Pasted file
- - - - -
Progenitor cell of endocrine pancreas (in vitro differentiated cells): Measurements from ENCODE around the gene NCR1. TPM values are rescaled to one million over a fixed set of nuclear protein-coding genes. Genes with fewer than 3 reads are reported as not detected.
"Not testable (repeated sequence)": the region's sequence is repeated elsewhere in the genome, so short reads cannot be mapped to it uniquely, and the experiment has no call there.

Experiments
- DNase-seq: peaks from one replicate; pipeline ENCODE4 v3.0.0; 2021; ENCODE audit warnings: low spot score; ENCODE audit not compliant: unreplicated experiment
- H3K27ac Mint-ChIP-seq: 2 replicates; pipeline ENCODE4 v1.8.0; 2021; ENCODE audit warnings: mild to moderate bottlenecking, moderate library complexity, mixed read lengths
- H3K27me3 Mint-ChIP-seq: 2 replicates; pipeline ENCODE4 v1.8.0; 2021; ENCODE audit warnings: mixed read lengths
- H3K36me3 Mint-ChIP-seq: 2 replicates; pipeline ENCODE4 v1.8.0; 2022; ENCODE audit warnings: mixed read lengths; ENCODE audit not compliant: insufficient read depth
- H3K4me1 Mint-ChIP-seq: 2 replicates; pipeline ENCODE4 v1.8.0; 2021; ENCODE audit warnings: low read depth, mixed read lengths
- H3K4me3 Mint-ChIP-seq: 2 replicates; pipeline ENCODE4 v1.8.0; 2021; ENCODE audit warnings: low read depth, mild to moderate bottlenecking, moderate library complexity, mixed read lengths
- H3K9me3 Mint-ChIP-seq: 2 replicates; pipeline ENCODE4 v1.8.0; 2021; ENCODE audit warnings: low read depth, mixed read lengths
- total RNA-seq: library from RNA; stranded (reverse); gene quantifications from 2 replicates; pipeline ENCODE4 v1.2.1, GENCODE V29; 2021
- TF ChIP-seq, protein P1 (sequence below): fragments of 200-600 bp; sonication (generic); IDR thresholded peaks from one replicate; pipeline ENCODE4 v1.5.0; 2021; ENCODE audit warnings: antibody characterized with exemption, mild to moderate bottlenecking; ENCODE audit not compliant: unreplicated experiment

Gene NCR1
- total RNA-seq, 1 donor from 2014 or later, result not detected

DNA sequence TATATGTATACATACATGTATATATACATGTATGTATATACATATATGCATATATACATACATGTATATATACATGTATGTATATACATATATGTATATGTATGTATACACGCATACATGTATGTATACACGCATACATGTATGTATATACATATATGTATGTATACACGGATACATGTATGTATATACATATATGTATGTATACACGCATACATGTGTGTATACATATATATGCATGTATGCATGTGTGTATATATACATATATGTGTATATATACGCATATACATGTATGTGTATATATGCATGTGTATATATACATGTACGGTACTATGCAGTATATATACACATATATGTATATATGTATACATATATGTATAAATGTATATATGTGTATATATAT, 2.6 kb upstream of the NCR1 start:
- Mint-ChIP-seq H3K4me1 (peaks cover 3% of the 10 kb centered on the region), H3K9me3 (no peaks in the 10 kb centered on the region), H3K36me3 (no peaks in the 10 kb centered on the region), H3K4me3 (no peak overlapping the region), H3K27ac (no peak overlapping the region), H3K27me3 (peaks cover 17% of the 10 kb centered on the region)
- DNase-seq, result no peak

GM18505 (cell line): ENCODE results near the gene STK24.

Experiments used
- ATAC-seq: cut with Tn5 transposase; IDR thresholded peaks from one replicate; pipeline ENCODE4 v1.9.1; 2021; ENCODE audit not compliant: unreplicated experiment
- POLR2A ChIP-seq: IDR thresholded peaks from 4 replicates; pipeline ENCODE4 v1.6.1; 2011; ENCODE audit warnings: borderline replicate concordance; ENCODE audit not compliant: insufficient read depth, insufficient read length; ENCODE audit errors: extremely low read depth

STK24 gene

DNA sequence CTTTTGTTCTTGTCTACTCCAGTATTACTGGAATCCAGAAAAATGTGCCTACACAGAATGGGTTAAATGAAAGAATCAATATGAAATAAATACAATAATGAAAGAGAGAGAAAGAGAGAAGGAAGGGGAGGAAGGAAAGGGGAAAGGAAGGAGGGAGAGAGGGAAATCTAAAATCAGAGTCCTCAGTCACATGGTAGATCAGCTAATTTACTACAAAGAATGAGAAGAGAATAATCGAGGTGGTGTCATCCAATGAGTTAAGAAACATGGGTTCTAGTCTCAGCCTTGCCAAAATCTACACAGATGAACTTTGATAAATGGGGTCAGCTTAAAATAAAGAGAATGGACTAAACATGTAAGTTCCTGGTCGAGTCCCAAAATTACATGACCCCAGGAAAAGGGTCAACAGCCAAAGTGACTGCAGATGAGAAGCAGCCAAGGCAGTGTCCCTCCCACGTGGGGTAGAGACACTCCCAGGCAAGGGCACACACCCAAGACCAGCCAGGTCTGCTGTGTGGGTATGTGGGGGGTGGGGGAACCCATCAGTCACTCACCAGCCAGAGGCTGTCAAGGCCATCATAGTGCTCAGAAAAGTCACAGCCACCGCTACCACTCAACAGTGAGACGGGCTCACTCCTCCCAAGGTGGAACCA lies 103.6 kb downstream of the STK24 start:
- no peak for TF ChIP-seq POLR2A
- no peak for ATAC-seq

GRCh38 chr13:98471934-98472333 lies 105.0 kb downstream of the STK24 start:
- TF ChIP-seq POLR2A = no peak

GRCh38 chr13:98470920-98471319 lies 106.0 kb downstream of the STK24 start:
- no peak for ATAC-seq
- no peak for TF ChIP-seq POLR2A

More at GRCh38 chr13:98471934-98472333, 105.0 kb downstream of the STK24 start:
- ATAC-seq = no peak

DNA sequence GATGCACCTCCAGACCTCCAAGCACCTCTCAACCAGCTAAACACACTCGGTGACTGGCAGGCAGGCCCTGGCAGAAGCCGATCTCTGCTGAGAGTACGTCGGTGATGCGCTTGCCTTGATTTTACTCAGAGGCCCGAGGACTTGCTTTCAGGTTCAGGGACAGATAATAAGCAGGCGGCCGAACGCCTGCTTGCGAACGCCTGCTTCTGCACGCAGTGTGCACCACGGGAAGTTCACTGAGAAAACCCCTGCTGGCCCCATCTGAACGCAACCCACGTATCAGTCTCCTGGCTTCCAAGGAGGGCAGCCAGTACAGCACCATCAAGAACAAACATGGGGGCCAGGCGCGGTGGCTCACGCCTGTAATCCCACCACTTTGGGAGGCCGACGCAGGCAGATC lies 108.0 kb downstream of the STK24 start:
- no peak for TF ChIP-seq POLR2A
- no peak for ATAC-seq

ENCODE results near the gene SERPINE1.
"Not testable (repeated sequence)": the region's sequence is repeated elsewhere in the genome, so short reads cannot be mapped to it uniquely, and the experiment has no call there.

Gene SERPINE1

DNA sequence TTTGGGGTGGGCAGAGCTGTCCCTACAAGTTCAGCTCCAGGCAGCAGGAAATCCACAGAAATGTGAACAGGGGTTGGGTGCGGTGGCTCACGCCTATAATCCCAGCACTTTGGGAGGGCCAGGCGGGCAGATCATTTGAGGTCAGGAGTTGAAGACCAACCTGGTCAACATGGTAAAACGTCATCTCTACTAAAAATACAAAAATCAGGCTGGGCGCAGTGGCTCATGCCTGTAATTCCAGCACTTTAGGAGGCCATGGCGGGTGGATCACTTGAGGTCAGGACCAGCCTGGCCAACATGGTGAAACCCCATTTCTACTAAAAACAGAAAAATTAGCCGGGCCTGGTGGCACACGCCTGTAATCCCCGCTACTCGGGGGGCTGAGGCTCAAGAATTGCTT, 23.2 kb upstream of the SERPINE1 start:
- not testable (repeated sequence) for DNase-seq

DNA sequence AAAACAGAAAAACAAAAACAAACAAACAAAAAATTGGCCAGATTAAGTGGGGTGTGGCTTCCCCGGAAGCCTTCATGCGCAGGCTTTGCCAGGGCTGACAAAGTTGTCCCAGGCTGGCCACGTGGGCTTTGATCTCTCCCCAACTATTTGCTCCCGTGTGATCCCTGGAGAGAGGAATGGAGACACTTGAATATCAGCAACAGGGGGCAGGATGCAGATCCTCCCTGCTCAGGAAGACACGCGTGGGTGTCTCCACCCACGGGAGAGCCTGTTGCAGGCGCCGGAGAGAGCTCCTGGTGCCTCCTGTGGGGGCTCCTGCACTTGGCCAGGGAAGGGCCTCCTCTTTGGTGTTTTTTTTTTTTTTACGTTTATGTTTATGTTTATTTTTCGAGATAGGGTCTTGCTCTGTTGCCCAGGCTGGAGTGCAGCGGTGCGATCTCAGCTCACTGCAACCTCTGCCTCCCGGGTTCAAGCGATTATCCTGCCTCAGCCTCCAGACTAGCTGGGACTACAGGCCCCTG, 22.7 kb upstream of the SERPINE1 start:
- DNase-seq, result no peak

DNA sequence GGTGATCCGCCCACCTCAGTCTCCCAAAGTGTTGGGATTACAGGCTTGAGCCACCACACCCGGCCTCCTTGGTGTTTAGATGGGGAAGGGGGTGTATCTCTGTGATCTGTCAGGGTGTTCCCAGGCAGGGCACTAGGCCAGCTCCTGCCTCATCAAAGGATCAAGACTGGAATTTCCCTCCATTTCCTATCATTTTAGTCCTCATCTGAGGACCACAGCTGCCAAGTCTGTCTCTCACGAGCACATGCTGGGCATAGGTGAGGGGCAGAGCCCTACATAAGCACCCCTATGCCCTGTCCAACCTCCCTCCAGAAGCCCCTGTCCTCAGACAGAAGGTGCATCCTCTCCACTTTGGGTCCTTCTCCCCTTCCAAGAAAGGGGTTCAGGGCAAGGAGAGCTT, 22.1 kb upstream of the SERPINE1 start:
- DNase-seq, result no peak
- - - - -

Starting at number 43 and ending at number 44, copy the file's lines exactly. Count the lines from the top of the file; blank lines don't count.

DNA sequence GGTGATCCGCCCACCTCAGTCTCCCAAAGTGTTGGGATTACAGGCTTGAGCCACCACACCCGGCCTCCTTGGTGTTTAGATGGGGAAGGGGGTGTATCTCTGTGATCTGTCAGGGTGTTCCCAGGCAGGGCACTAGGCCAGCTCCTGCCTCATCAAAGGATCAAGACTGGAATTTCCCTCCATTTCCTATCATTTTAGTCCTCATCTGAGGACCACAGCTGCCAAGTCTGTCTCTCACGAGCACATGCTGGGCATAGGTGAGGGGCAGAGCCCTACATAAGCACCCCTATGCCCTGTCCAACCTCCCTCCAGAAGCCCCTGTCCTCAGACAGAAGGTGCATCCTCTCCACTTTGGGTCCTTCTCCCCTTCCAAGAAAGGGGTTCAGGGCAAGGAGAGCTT, 22.1 kb upstream of the SERPINE1 start:
- DNase-seq, result no peak